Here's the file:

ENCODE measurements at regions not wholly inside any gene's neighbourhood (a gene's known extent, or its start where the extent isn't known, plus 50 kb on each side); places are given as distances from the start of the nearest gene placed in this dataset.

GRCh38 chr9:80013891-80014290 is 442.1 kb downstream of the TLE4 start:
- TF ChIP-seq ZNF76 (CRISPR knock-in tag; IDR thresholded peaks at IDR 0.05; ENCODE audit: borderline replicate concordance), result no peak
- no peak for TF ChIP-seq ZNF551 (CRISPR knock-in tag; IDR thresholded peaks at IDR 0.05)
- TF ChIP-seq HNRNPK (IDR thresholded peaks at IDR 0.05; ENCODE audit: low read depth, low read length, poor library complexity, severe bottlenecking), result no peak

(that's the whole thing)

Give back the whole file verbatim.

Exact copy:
ENCODE measurements at regions not wholly inside any gene's neighbourhood (a gene's known extent, or its start where the extent isn't known, plus 50 kb on each side); places are given as distances from the start of the nearest gene placed in this dataset.

GRCh38 chr9:80013891-80014290 is 442.1 kb downstream of the TLE4 start:
- TF ChIP-seq ZNF76 (CRISPR knock-in tag; IDR thresholded peaks at IDR 0.05; ENCODE audit: borderline replicate concordance), result no peak
- no peak for TF ChIP-seq ZNF551 (CRISPR knock-in tag; IDR thresholded peaks at IDR 0.05)
- TF ChIP-seq HNRNPK (IDR thresholded peaks at IDR 0.05; ENCODE audit: low read depth, low read length, poor library complexity, severe bottlenecking), result no peak